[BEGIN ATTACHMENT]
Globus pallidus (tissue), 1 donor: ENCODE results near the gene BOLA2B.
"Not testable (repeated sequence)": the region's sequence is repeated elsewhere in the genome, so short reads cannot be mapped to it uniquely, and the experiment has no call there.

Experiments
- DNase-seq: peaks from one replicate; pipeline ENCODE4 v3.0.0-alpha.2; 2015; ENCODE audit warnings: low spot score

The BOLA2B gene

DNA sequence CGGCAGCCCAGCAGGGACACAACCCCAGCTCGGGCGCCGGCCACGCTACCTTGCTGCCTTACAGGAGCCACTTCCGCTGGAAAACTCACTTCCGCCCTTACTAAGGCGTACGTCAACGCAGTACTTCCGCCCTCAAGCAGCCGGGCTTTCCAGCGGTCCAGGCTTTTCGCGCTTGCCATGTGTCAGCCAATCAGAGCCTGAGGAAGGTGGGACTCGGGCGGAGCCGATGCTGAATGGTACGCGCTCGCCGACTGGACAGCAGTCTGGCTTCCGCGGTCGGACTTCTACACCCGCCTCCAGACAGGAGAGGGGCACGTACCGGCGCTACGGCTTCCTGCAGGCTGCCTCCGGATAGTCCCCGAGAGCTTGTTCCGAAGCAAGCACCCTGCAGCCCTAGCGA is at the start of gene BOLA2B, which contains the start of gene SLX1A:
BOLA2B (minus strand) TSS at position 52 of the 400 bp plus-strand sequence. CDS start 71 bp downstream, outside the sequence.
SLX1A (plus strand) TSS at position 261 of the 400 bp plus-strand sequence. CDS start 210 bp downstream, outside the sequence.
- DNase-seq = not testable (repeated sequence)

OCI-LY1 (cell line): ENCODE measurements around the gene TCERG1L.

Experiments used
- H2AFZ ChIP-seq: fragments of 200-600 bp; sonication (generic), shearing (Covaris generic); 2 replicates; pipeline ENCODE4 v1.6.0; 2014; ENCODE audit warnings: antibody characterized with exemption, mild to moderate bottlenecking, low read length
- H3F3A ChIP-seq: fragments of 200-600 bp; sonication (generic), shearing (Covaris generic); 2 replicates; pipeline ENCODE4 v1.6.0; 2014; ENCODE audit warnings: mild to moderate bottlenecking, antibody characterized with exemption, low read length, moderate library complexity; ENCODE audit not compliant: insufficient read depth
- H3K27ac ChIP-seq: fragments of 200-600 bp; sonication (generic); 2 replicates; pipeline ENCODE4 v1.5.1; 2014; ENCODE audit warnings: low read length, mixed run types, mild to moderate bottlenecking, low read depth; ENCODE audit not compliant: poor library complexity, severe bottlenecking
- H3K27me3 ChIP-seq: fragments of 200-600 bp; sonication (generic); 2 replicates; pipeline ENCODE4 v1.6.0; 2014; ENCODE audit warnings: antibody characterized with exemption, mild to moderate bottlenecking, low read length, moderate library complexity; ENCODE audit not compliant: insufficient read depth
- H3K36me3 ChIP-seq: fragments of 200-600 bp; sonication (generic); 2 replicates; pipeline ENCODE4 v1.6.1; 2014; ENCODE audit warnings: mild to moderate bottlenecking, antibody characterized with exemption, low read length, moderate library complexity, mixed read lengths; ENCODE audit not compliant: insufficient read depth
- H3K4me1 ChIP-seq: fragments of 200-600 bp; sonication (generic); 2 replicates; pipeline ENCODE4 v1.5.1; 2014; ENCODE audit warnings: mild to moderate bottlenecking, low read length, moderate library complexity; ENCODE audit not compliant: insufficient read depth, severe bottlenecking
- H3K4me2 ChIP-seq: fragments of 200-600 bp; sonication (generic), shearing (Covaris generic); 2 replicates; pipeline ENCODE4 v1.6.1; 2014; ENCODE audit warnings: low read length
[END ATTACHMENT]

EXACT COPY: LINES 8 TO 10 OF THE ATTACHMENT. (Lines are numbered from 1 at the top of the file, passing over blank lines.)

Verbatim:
SLX1A (plus strand) TSS at position 261 of the 400 bp plus-strand sequence. CDS start 210 bp downstream, outside the sequence.
- DNase-seq = not testable (repeated sequence)

OCI-LY1 (cell line): ENCODE measurements around the gene TCERG1L.